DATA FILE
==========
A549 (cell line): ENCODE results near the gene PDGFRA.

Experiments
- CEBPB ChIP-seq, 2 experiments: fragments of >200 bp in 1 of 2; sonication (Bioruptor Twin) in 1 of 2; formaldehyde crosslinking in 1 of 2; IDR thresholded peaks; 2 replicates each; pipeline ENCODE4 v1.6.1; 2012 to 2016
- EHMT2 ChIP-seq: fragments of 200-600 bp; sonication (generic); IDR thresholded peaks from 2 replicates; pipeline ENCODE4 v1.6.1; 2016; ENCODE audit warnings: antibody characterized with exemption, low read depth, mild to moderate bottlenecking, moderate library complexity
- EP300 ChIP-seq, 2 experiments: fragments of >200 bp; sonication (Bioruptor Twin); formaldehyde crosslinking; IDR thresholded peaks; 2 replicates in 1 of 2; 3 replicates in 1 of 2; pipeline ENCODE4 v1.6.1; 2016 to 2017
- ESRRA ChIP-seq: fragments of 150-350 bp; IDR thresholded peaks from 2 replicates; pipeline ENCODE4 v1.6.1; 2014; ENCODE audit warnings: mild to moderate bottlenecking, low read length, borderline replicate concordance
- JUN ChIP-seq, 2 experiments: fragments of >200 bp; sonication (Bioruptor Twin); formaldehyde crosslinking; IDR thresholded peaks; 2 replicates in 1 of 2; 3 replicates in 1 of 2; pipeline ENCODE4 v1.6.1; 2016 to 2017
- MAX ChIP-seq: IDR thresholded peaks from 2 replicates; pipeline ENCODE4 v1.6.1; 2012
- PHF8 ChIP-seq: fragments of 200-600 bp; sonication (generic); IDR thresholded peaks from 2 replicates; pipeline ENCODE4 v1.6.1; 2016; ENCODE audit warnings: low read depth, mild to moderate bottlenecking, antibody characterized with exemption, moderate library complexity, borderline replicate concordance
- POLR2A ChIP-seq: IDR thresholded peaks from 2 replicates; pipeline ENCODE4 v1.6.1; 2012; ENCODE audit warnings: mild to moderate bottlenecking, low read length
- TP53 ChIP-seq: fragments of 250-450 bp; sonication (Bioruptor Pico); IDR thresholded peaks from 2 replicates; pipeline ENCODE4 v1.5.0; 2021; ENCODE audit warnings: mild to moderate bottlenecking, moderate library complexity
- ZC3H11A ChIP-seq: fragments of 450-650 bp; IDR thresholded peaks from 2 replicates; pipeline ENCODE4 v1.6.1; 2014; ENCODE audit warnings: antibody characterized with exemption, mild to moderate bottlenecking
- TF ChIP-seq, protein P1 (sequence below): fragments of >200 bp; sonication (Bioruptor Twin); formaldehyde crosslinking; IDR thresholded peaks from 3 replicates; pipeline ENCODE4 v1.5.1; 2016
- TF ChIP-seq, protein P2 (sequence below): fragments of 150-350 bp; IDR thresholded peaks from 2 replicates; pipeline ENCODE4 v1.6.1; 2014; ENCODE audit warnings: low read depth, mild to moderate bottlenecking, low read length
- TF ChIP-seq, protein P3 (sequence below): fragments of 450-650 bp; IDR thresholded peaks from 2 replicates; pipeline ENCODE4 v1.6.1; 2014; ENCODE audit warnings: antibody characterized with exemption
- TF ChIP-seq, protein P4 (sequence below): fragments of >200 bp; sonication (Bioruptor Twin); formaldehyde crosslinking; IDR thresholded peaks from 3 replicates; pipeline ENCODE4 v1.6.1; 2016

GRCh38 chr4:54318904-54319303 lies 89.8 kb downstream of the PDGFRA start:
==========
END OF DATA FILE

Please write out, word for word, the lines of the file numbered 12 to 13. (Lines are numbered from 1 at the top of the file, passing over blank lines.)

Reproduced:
- ZC3H11A ChIP-seq: fragments of 450-650 bp; IDR thresholded peaks from 2 replicates; pipeline ENCODE4 v1.6.1; 2014; ENCODE audit warnings: antibody characterized with exemption, mild to moderate bottlenecking
- TF ChIP-seq, protein P1 (sequence below): fragments of >200 bp; sonication (Bioruptor Twin); formaldehyde crosslinking; IDR thresholded peaks from 3 replicates; pipeline ENCODE4 v1.5.1; 2016